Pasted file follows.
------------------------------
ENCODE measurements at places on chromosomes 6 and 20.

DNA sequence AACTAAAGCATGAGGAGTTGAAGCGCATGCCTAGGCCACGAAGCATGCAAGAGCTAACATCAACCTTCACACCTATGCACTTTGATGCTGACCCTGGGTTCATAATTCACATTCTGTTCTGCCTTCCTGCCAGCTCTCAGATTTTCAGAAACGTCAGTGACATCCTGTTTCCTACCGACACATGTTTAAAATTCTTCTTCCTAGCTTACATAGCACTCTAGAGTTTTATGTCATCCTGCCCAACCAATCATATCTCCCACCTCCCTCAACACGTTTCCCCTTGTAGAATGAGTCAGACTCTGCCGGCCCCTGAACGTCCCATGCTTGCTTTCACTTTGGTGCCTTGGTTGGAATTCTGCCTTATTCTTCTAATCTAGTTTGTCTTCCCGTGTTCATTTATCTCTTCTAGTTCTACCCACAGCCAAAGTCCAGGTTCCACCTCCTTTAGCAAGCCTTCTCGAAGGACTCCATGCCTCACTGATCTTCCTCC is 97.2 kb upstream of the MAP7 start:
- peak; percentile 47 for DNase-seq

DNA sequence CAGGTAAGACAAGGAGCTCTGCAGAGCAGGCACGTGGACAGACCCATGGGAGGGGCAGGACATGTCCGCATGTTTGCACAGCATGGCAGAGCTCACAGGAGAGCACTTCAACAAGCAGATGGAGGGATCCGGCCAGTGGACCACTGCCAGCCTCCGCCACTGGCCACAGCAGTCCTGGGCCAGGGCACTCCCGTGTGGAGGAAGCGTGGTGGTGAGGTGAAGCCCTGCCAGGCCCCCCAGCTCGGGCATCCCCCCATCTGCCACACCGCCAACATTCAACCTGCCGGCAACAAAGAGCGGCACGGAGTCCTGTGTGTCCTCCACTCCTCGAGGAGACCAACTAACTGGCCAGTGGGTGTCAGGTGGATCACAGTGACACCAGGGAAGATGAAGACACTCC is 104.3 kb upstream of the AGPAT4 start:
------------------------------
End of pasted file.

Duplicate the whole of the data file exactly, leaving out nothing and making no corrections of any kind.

ENCODE measurements at places on chromosomes 6 and 20.

DNA sequence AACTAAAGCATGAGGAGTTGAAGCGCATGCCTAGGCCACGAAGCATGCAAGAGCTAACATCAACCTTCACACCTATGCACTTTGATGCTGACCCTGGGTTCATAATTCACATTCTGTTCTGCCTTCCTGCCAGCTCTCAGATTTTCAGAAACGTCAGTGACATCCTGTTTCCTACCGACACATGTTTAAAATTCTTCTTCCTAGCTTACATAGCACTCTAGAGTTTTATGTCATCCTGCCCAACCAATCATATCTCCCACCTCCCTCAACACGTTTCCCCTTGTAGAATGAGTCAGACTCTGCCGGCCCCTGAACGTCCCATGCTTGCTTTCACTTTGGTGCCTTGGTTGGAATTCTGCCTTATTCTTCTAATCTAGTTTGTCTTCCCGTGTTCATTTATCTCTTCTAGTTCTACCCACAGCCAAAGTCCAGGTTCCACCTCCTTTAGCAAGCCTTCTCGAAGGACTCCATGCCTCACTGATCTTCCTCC is 97.2 kb upstream of the MAP7 start:
- peak; percentile 47 for DNase-seq

DNA sequence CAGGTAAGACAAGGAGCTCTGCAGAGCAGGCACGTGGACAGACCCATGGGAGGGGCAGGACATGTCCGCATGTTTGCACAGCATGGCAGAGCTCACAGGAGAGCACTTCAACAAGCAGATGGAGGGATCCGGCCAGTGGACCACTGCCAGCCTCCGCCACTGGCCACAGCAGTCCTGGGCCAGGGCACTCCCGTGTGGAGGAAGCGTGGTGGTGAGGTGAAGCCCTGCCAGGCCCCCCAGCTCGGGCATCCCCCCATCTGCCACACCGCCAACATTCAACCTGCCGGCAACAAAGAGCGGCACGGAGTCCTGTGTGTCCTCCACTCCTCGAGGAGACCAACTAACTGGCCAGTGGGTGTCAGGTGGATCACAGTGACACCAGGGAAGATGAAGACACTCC is 104.3 kb upstream of the AGPAT4 start: